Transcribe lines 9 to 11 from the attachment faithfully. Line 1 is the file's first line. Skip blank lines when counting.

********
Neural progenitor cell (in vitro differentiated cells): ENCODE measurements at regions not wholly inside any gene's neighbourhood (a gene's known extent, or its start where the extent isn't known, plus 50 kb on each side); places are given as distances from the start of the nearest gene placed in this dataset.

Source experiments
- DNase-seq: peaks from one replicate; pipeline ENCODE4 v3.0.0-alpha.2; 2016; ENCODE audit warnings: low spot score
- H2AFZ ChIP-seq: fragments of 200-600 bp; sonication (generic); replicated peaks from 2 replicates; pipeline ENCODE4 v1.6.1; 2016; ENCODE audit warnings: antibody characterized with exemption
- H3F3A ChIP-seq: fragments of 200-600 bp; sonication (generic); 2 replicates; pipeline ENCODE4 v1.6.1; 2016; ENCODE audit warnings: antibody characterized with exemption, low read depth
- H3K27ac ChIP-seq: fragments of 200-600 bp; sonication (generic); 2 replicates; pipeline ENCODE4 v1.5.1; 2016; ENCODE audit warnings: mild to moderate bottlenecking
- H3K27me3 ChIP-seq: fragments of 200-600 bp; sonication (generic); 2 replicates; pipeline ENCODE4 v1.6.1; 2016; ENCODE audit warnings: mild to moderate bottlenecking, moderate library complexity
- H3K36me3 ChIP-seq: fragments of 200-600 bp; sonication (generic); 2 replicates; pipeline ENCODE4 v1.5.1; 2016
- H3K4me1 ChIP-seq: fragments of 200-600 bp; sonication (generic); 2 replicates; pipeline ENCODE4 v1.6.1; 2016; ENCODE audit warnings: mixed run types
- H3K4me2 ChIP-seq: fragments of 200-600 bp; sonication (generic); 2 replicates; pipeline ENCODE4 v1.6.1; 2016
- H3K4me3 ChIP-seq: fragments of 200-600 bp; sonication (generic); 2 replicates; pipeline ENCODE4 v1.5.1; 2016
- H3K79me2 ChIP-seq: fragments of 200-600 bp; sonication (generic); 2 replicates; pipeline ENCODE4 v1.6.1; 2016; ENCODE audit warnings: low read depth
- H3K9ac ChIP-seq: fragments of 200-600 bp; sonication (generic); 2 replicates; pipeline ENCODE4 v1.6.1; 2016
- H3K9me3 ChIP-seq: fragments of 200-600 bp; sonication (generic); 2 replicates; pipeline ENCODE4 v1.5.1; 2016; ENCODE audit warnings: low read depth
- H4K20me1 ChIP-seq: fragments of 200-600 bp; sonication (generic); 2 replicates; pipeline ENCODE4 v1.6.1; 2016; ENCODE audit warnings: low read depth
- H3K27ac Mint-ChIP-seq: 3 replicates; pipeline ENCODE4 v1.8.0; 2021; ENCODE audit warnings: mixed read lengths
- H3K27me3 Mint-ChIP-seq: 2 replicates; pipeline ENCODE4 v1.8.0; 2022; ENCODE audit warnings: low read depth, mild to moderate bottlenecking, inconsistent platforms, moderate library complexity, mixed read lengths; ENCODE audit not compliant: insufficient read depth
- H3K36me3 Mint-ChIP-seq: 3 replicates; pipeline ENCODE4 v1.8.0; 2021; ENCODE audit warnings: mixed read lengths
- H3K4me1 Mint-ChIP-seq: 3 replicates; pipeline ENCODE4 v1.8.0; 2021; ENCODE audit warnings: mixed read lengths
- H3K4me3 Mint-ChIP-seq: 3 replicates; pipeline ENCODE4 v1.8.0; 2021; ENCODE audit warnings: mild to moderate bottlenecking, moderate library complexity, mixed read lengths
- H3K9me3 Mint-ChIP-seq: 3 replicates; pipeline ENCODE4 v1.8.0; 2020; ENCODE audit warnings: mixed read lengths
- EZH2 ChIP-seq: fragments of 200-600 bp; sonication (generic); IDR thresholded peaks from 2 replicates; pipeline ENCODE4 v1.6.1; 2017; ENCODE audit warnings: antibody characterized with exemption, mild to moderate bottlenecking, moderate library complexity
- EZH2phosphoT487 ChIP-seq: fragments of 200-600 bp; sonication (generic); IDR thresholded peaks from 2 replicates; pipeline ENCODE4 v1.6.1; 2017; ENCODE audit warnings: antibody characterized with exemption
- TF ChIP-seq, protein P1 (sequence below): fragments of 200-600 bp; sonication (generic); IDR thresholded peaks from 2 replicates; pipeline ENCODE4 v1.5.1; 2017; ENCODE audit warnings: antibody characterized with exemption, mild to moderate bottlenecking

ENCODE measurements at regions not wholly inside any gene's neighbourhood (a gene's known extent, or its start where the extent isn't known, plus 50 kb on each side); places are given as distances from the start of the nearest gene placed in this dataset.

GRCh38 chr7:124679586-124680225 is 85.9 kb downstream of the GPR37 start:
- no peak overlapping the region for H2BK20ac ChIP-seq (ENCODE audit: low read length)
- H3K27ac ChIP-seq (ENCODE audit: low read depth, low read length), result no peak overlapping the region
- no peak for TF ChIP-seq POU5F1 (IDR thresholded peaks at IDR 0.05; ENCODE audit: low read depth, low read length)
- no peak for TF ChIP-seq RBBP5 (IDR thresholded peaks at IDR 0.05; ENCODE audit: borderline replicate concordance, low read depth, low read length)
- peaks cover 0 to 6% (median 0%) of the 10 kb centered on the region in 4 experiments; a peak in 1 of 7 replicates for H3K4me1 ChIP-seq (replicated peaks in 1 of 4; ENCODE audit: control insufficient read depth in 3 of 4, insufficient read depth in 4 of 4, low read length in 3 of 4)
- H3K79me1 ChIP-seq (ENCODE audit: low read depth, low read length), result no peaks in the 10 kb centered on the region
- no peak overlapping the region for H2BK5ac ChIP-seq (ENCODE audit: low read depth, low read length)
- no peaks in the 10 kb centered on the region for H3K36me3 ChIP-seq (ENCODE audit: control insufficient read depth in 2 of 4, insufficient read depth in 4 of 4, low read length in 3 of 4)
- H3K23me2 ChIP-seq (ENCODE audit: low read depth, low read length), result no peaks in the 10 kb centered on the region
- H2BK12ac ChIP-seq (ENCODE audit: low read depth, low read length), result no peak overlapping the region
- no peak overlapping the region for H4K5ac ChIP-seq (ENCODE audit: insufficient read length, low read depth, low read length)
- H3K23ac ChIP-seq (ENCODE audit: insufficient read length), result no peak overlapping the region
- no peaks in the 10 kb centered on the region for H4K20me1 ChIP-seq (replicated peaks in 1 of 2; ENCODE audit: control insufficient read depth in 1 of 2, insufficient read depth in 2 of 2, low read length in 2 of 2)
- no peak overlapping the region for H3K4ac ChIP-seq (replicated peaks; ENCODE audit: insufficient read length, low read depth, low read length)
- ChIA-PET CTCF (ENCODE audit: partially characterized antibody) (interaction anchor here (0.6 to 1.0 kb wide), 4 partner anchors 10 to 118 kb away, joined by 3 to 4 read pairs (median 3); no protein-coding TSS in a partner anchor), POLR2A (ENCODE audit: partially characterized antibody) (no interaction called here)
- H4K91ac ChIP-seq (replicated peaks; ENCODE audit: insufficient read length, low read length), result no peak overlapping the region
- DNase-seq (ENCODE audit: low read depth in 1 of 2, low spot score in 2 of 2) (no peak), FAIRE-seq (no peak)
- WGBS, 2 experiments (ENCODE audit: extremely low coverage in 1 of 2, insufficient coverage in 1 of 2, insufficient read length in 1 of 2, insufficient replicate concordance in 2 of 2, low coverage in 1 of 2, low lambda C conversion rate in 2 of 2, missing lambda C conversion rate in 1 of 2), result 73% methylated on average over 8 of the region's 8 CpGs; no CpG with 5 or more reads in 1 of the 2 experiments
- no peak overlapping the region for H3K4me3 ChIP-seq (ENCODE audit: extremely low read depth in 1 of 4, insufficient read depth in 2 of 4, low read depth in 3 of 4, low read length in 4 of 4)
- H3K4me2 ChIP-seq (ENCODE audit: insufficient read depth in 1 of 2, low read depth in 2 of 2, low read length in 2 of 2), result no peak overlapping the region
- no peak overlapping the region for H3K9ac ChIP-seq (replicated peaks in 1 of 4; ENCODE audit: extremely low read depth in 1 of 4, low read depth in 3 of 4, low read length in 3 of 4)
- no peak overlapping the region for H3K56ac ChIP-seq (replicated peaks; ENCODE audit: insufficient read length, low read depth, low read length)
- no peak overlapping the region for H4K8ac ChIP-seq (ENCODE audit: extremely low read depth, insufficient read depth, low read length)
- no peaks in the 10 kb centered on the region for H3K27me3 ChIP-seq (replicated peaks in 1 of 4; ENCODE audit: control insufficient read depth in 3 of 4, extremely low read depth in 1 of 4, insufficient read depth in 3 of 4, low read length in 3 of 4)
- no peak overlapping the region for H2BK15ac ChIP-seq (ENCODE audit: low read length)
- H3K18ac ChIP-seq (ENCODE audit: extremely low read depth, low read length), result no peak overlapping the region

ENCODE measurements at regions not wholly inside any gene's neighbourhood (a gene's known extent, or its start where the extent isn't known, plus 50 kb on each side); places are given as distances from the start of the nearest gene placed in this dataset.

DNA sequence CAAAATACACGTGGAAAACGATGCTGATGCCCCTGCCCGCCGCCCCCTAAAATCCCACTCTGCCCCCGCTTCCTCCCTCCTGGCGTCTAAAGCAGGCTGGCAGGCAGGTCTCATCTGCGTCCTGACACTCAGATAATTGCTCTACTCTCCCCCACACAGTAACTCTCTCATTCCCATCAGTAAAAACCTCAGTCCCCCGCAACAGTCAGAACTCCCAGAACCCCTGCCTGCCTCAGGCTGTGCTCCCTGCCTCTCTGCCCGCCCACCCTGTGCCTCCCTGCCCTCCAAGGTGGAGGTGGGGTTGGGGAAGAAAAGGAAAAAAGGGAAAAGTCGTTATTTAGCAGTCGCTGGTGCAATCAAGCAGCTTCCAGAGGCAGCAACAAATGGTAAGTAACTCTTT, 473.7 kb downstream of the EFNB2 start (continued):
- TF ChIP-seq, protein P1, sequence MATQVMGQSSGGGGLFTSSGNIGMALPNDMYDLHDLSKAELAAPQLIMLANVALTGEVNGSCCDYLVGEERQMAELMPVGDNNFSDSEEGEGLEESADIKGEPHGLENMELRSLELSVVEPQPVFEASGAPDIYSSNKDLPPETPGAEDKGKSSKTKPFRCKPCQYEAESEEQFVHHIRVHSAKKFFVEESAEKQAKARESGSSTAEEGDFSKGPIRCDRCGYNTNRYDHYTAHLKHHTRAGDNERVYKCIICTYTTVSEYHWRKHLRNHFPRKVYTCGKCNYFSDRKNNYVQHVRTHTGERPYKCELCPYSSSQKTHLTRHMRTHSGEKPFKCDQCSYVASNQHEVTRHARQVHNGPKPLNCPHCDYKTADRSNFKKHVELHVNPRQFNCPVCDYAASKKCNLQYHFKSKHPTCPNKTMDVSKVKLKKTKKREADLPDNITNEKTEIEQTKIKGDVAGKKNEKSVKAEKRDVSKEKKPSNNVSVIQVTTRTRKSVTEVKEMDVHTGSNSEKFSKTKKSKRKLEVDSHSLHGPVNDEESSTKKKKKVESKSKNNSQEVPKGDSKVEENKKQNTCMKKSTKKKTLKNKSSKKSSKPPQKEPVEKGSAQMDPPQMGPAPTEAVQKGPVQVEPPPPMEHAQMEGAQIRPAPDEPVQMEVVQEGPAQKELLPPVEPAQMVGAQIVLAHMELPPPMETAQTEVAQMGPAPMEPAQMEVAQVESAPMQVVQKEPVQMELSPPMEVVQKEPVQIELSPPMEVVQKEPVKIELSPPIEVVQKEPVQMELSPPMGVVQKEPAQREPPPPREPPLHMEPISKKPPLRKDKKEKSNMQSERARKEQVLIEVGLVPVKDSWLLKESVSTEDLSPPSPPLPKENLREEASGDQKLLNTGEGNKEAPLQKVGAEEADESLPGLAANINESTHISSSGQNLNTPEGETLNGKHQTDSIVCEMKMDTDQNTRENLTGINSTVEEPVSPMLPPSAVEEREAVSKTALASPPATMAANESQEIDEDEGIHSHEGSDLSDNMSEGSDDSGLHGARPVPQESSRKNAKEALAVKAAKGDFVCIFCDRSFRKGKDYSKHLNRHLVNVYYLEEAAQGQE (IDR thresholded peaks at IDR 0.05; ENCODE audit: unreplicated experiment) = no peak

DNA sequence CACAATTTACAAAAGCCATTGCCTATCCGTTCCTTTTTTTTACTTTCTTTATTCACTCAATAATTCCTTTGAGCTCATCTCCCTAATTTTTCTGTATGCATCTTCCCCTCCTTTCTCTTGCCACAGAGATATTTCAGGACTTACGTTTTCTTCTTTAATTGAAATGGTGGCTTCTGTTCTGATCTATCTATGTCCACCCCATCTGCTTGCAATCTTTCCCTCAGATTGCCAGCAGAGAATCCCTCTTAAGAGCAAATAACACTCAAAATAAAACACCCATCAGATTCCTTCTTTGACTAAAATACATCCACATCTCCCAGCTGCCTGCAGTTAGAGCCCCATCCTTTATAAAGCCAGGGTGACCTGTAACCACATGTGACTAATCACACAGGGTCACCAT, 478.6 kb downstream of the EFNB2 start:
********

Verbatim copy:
- H3K4me1 ChIP-seq: fragments of 200-600 bp; sonication (generic); 2 replicates; pipeline ENCODE4 v1.6.1; 2016; ENCODE audit warnings: mixed run types
- H3K4me2 ChIP-seq: fragments of 200-600 bp; sonication (generic); 2 replicates; pipeline ENCODE4 v1.6.1; 2016
- H3K4me3 ChIP-seq: fragments of 200-600 bp; sonication (generic); 2 replicates; pipeline ENCODE4 v1.5.1; 2016